CybersecurityWhite House eliminates Cyber Coordinator position

Rob Joyce, the White House Cyber Coordinator, left his position Friday to return to the National Agency (NSA), and the White House, instead of replacing him, has decided to eliminate the position. Gary Kasparov, Russian chess champion and critic of President Vladimir Putin, said that doing away with that job as the United States is still trying to cope with the impact of Russia’s 2016 election interference, and as it faces ongoing and mounting cyberthreats and , is “[l]ike eliminating the Navy after Pearl Harbor.”

Rob Joyce, the White House Cyber Coordinator, left his position Friday to return to the National Security Agency (NSA), and the White House, instead of replacing him, has decided to eliminate the position.

Politico reported last week National Security Advisor John Bolton wanted to cut the position:

According to an email sent to National Security Council staffers Tuesday, the decision is part of an effort to “streamline authority” for the senior directors who lead most NSC teams. “The role of cyber coordinator will end,” Christine Samuelian, an aide to Bolton, wrote in the email to NSC employees, which Politico obtained from a former U.S. official.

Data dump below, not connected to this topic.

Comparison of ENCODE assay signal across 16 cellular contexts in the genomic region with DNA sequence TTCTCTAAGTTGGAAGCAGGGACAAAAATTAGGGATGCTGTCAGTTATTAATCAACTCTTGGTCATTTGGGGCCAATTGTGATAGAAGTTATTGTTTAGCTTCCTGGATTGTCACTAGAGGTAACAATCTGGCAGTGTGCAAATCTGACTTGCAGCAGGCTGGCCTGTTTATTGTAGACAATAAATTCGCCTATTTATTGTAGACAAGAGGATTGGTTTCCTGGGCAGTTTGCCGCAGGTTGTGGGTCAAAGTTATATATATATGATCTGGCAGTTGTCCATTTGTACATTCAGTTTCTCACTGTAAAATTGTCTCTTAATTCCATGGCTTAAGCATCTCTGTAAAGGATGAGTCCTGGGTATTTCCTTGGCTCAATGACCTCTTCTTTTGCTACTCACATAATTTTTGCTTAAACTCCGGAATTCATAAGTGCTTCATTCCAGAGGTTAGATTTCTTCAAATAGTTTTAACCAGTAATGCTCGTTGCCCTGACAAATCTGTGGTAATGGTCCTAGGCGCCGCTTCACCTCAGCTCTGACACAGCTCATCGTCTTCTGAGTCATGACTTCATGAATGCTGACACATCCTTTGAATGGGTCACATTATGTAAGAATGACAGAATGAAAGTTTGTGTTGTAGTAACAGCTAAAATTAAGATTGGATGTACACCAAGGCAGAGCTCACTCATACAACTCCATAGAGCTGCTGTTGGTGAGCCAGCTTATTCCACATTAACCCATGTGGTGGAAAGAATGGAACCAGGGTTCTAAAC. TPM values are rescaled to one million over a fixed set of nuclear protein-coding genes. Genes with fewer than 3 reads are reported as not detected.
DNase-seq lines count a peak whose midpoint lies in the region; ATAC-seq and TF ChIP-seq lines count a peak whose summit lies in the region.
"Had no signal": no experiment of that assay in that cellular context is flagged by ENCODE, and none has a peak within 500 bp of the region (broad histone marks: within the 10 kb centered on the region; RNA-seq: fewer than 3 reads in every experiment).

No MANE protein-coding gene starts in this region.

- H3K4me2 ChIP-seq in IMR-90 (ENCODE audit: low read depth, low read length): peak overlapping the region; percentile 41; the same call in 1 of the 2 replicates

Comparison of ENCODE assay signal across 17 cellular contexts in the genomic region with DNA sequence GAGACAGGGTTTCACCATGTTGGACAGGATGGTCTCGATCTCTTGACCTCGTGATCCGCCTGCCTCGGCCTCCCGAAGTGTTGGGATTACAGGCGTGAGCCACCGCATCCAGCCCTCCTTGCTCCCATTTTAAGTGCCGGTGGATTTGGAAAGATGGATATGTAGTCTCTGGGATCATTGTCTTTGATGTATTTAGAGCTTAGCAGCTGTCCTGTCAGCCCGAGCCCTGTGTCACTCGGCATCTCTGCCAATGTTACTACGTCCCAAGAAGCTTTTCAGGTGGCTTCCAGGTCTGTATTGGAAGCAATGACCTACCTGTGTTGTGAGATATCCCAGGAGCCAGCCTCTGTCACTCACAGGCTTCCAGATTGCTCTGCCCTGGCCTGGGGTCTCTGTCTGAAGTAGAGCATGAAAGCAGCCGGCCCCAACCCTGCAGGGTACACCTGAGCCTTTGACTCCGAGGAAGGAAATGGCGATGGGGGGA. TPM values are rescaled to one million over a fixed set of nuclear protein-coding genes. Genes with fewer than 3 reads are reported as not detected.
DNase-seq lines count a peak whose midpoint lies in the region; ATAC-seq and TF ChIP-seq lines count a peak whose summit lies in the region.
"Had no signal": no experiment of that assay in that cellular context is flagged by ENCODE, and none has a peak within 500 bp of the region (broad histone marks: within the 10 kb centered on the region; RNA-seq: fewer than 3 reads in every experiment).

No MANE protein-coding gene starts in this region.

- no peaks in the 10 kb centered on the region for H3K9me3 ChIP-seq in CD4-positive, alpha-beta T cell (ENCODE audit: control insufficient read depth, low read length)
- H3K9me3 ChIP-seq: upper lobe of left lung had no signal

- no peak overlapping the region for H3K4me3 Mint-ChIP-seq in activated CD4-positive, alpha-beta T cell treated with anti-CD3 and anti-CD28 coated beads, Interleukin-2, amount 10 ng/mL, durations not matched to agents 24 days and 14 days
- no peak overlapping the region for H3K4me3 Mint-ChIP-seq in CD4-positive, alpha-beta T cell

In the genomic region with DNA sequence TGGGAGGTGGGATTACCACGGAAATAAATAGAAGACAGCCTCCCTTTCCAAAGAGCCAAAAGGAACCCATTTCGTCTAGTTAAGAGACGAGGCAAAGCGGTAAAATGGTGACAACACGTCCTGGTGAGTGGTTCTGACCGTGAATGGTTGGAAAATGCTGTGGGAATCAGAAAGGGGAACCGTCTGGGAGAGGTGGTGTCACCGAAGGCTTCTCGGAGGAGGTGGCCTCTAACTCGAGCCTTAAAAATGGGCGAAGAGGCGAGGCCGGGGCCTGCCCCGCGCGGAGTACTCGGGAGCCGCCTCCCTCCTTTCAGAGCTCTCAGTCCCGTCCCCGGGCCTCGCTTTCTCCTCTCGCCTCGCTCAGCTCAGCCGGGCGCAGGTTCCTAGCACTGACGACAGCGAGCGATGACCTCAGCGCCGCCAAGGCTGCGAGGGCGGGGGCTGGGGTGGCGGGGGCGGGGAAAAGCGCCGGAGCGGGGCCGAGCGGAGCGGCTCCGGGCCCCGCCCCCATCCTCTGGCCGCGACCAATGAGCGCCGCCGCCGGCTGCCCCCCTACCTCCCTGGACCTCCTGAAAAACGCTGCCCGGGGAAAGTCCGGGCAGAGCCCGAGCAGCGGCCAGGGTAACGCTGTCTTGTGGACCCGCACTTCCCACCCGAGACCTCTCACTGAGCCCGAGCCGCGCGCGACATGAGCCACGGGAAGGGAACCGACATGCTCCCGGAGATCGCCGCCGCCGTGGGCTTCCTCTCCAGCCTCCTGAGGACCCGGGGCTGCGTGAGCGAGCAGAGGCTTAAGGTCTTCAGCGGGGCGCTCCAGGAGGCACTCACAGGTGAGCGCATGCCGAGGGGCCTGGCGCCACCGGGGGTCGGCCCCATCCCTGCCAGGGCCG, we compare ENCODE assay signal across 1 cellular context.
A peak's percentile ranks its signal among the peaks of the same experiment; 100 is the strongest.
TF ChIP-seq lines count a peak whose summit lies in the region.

The NSC’s cyber team has two senior directors, Samuelian wrote, and thus “cyber coordination is already a core capability.”

The Committee to Investigate Russia notes that President Obama created the cyber coordinator role specifically “to harmonize the government’s overall approach to cybersecurity policy and digital warfare.” Doing away with that job as the United States is still trying to cope with the impact of Russia’s 2016 election interference, and as it faces ongoing and mounting cyberthreats and attacks, is – as best put by Russian chess champion and Human Rights Foundation Chairman Garry Kasparov – “[l]ike eliminating the Navy after Pearl Harbor.”

Politico continues:

Cyber policy experts, lawmakers and former officials had urged Trump to replace Joyce and not to abolish the position.

“I don’t see how getting rid of the top cyber official in the White House does anything to make our country safer from cyber threats,” Senate Intelligence ranking member Mark Warner (D-Virginia) tweeted Tuesday.

(…)

The cyber coordinator led a team of directors and senior directors who worked with agencies to develop a unified strategy for issues like election security and digital deterrence. The coordinator also represented the administration in meetings with foreign and at conferences and other public events.

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